The Attorney General's office has filed charges against five more people accused of filing fraudulent applications for federal relief aid following Superstorm Sandy, bringing the total number to 64, since March 2014.

Authorities say the individuals allegedly filed the fraudulent applications in an effort to obtain Sandy relief money from FEMA and often from a Sandy relief program funded by HUD through the state, low-interest disaster loans from the SBA, or assistance offered by the NJ Department of Human Services.

According to the Attorney General's Office, the following defendants were issued summonses Thursday related to the alleged fraud:

Nikola Lulaj (N.J. Attorney General's Office)

Nikola Lulaj, 42, of Seaside Heights (formerly of Dumont, N.J.): Authorities say Lulaj allegedly filed fraudulent applications for FEMA assistance, a low-interest SBA disaster-relief loan, and several state grants, all totaling approximately $187,074 in relief funds. His application falsely claimed that his Seaside Heights home which was damaged by Superstorm Sandy on. Oct. 29, 2012, was his primary residence, prosecutors say.  Authorities say he faces charges of second-degree theft by deception and fourth-degree unsworn falsification.

Sandy Rachel (N.J. Attorney General's Office)

Rachel Bryant, 53, of Philadelphia, Pa.: Prosecutors say Bryant claimed that a storm-damaged house she and her mother owners in Atlantic City was her primary residence when Sandy hit. Prosecutors say, however, she had been living in another residence at the time. Bryant fraudulently collected a total of $23,918 in FEMA assistance and state grant funds under the Sandy Homeowner and Renter Assistance Program funded by the New Jersey Department of Human Services prosecutor's say. She is charged with third-degree theft by deception and fourth-degree unsworn falsification.

Gordon Sinclair (N.J. Attorney General's Office)

Gordon Sinclair, 40, of Summit: According to prosecutors, Sinclair's fraudulent application for funding stated that a storm-damaged property he owned in Lavallette was his primary residents during Sandy, although an investigation revealed he was living in Hoboken when the storm hit. He is charged with third-degree theft by deception and fourth-degree unsworn falsification.

Pat Angelastro (N.J. Attorney General's Office)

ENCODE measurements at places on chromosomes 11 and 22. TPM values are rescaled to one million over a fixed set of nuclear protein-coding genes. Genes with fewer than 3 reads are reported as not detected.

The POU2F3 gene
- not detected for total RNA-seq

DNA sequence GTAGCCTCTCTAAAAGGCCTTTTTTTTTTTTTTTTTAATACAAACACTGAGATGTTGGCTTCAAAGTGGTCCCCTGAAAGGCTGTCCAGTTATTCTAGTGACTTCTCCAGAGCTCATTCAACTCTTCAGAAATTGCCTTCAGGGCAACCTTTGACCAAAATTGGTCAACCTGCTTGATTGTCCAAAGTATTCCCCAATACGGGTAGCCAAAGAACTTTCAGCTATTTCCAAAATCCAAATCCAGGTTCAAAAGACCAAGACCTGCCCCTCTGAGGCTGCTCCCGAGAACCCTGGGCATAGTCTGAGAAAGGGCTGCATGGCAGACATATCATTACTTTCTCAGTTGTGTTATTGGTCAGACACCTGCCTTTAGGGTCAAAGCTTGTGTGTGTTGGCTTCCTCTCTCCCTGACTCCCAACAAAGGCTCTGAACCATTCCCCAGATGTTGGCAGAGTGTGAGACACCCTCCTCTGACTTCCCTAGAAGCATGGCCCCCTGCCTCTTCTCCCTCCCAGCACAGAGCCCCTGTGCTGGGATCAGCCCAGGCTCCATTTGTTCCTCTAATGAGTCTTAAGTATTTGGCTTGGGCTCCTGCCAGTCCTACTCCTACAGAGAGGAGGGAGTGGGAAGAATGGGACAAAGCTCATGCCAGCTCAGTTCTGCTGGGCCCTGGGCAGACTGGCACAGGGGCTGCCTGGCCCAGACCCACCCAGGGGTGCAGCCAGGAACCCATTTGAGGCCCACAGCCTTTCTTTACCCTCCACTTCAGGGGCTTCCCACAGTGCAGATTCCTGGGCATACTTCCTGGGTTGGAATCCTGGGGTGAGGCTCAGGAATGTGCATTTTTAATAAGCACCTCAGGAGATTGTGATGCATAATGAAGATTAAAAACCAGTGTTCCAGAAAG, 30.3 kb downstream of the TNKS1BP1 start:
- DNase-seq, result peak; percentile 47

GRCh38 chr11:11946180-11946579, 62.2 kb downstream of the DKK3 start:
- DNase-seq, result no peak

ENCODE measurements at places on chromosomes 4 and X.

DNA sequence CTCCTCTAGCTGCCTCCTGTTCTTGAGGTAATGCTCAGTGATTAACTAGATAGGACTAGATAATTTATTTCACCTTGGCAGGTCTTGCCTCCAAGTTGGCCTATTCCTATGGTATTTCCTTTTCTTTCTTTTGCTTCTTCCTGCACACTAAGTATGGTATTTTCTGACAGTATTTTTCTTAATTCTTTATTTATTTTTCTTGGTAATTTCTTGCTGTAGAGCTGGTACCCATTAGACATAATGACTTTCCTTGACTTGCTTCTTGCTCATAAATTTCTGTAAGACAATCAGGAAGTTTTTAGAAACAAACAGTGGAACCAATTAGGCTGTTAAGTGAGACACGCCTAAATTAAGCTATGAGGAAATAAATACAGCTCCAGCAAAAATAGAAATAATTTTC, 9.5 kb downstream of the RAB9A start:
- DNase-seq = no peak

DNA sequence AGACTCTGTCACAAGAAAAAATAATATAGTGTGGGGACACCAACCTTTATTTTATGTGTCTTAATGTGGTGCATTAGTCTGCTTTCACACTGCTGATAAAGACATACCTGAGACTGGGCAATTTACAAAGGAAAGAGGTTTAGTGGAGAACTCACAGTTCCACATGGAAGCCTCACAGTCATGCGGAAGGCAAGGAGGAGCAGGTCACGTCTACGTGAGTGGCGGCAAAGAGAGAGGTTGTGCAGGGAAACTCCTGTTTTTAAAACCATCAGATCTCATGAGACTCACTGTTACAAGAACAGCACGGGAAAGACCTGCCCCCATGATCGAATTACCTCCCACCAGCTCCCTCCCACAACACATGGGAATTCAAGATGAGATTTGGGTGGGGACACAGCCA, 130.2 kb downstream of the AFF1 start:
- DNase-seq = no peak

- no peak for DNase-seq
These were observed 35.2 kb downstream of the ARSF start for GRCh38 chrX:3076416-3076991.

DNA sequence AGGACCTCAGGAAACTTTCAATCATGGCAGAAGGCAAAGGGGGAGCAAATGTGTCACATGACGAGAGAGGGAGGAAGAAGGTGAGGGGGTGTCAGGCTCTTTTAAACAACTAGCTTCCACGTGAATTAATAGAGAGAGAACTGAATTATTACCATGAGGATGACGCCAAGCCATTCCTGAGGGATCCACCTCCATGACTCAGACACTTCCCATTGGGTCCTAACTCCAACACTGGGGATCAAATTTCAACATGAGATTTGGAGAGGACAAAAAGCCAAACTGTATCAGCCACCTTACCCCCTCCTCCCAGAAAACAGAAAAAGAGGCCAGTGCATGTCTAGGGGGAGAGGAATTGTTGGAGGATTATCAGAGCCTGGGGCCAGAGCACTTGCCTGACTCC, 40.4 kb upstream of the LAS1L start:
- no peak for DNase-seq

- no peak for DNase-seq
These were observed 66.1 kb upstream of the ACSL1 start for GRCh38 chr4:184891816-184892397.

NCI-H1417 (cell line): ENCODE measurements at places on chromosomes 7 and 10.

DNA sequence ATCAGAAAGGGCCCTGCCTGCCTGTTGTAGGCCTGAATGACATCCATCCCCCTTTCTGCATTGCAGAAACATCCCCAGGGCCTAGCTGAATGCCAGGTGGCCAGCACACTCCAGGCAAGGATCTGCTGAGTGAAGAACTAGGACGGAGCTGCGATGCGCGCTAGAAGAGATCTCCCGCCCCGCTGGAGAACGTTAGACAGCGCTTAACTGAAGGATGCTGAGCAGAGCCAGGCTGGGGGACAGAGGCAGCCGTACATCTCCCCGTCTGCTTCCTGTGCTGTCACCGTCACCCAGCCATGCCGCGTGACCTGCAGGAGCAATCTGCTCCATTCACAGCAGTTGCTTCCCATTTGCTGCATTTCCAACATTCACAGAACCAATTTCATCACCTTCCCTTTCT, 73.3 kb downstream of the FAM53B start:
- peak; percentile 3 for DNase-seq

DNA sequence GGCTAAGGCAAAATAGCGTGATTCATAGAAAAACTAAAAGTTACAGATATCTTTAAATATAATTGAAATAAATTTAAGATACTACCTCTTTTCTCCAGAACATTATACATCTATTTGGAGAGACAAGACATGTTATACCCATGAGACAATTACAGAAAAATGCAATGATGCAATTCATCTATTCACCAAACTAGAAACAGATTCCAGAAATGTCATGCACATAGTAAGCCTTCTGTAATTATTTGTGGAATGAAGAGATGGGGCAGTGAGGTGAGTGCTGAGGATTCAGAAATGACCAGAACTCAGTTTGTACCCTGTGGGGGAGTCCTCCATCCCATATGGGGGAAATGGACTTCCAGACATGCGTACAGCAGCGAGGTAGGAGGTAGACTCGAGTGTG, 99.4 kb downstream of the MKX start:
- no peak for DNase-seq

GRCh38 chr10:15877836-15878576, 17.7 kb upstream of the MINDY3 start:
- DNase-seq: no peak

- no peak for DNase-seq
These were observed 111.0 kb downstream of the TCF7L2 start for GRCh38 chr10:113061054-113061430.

Pat G. Angelastro, 46, of Ortley Beach: Authorities allege that Angelastro fraudulently obtained a total of $10,000 by filing a false application following Superstorm Sandy for a state grant under the Homeowner Resettlement Program. Prosecutors say in his application for assistance, he falsely claimed that he was living in an Ortley Beach that he owned and sustained damage during Sandy. Authorities say, however, that the home was woned by his parents, which disqualified him from accepting grant funding. He is charged with third-degree theft by deception.

Catherine Alvira-Przybylski (N.J. Attorney General's Office)

Catherine Alvira-Przybylski, 45, of Keyport: Authorities allege that the defendant fraudulently obtained $9,775 in FEMA rental assistance by submitting fraudulent claims stating that as a result of the storm, she incurred rental expenses. When Sandy struck, Alvira-Przybylski lived in an apartment in Seaside Heights that was damaged, forcing her to relocate, prosecutors say. Although, according to authorities, she legitimately received some FEMA funding, it is alleged that she fraudulently received additional rental assistance through the agency by "submitting false receipts indicating she herself paid rent and security deposits at times when, in fact, her housing expenses were paid with government or charitable relief funds, or were not paid at all." At the time, FEMA was paying for her to be sheltered in a hotel in Hazlet. Prosecutors allege that she also submitted receipts for rent and security deposits for another apartment, which was actually being paid for not by her, but through charitable organizations such as the American Red Cross. Alvira-Przybylski is charged with third-degree theft by deception and fourth-degree unsworn falsification.

“Each of these defendants knew the requirements to qualify for this disaster aid, but each selfishly lied about their circumstances to steal funding intended for those hardest hit by Sandy, namely homeowners who were left homeless and displaced renters forced to pay for new leases,” said Acting Attorney General Lougy.  “It’s a sad truth that even in the direst of emergencies, when so many generous people step forward to lend a hand, there are others who will dishonestly exploit an offer of assistance.”

The defendants could face fines and/or prison time if convicted of the fraudulent activities, according to the Attorney General's Office.

The OAG states that FEMA allocates up to $31,900 per applicant for federal disasters.  To qualify for FEMA funds, applicants must affirm that the damaged property was their primary residence at the time of the storm.

Toniann Antonelli is a social content producer for NJ 101.5. She can be reached at toniann.antonelli@townsquaremedia.com, or on Twitter @ToniRadio1015.

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